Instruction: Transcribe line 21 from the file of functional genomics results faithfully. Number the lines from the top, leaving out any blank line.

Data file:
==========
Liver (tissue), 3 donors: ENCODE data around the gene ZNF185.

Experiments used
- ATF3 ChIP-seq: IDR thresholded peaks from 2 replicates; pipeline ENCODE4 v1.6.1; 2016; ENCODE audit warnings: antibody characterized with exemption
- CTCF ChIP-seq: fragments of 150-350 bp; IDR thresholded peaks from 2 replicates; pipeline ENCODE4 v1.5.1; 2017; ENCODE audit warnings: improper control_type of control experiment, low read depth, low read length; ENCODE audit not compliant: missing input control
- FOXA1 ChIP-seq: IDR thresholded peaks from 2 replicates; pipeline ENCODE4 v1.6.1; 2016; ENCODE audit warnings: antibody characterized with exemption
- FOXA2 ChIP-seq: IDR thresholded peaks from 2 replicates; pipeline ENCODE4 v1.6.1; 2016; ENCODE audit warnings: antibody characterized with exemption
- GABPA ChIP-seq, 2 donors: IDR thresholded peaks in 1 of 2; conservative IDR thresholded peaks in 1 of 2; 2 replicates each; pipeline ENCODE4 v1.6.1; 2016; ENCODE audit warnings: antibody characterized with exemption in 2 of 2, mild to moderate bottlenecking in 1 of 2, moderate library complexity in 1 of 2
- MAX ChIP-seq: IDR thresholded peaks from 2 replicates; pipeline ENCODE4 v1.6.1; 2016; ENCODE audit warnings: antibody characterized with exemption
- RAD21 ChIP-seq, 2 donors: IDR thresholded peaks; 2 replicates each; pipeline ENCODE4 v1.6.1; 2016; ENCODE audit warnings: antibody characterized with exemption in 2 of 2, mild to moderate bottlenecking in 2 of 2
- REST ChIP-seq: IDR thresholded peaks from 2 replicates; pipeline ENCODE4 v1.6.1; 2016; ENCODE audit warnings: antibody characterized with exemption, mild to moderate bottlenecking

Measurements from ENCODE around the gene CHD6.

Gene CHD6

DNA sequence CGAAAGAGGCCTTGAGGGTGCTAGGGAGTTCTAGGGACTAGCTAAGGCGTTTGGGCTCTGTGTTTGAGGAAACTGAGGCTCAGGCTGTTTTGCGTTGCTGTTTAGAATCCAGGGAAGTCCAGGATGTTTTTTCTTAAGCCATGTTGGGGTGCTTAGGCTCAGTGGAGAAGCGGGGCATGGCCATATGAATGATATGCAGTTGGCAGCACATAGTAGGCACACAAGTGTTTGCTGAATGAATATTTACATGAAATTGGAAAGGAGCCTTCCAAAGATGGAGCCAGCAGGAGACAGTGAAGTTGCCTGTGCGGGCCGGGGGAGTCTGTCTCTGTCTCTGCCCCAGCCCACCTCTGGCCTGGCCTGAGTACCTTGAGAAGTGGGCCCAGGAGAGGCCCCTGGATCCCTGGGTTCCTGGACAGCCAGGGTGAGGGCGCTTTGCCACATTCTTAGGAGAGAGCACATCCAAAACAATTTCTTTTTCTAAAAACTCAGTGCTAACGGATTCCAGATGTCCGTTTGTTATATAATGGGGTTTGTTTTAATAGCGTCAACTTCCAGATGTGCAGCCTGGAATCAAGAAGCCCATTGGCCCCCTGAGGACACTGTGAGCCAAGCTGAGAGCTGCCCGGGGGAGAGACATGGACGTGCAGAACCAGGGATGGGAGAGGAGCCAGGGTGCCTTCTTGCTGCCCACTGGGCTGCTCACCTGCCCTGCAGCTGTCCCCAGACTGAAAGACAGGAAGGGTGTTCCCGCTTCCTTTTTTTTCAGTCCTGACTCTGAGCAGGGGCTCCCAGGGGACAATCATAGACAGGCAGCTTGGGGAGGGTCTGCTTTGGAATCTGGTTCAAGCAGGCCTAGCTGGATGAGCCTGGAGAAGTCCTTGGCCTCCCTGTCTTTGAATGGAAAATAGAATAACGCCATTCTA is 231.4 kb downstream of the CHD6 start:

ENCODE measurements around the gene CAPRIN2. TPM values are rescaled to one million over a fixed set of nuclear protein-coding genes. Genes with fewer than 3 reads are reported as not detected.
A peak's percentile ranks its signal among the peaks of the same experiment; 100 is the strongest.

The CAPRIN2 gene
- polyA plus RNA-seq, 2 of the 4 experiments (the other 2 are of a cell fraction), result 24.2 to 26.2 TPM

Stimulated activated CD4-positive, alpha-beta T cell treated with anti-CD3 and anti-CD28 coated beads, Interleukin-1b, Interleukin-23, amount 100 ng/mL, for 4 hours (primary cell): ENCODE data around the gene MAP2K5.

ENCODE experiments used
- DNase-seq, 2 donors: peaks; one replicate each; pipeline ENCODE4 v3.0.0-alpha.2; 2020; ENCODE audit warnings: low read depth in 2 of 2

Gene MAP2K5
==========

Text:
Gene MAP2K5